Evaluation method and results as the associative memory
Figure 5 shows the evaluation method as the associative memory. Letter recognition is adopted as a benchmark test. Figure 5a shows the pixel mapping. Here, 3 × 3 pixel signals for letter patterns are input to the I/O neuron elements, with the hidden neuron elements placed between them. Figure 5b shows the evaluation flowchart. During the training phase, the voltage corresponding to the pixel signals for the two letter patterns of “T” and “L” is applied in sequence. Since the voltage is applied for as long as 1 s, the conductance changes in the synapse devices. During the inference phase, the voltage corresponding to those slightly distorted from “T” and “L” is applied in sequence. Since the voltage is applied for a short period less than 0.1 s, the conductance does not change. After a while, it is checked that the modified patterns returned from the neuromorphic chip are the same as the memorized patterns. If at least one of the modified patterns is different from the memorized pattern, this flowchart is repeated.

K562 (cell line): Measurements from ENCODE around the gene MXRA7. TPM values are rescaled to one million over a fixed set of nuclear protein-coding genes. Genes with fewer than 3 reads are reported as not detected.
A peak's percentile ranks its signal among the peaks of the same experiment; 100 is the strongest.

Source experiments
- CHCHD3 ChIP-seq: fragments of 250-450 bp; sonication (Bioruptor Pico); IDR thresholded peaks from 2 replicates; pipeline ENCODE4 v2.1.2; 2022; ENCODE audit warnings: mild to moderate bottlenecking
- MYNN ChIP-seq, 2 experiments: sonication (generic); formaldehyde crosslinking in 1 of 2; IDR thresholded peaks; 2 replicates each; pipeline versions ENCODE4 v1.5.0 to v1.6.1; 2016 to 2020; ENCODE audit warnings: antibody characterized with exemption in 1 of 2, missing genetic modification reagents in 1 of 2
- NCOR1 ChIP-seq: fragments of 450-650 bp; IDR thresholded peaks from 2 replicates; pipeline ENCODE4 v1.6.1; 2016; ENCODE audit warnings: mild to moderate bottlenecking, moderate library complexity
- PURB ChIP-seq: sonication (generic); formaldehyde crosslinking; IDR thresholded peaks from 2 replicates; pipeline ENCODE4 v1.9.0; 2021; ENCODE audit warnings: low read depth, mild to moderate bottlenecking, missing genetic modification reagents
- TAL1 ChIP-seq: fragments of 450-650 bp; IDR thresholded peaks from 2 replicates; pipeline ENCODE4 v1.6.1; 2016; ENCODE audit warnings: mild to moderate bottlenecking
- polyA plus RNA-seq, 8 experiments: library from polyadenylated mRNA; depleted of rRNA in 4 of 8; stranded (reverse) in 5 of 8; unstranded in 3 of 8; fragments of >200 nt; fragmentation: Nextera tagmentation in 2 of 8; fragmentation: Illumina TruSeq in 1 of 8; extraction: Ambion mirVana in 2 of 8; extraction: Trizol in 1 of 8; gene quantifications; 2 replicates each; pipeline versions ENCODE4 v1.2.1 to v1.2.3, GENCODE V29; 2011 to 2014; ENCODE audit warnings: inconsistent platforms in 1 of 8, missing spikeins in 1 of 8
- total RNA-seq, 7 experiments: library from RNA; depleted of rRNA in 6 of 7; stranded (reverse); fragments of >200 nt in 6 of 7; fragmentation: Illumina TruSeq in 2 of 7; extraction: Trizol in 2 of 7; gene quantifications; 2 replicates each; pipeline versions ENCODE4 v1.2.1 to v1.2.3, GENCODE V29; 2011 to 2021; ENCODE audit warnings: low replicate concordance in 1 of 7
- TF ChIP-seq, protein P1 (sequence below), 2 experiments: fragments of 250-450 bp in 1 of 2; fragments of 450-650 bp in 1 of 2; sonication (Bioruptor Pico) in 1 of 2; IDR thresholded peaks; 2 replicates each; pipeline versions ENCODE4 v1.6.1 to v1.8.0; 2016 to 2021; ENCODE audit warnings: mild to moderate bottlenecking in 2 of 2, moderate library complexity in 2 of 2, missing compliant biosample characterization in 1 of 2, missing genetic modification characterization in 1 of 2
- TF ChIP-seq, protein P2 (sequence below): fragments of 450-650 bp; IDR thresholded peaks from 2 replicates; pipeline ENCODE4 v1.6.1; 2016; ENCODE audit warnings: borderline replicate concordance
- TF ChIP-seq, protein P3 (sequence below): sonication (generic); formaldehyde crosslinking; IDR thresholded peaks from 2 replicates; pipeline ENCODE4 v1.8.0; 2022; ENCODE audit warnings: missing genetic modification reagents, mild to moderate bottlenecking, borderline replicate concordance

Figure 6 shows the evaluation results as the associative memory. The flowchart of the training and inference phases is repeated dozens of times. It turns out that the modified patterns are the same as the memorized patterns for all the distorted patterns, which means that this chip has a complete function of the associative memory. Figure 7 shows the training epoch and recognition accuracy. The training epoch is defined as the number of repeats of the flowchart shown in Fig. 5b, and the recognition accuracy is defined as the rate of the distorted patterns that are correctly modified to the memorized patterns. It is found that the recognition accuracy continuously increases as the training epoch increases, which is owing to that the conductance of the synapse device sufficiently slowly decreases as shown in Fig. 2d. Moreover, the recognition accuracy reaches 1 when the training epoch is 50. Incidentally, although the demonstrated performance of the neuromorphic chip is limited to the associative memory in this article, because it is a typical application of artificial intelligences, various applications can be expected in the future.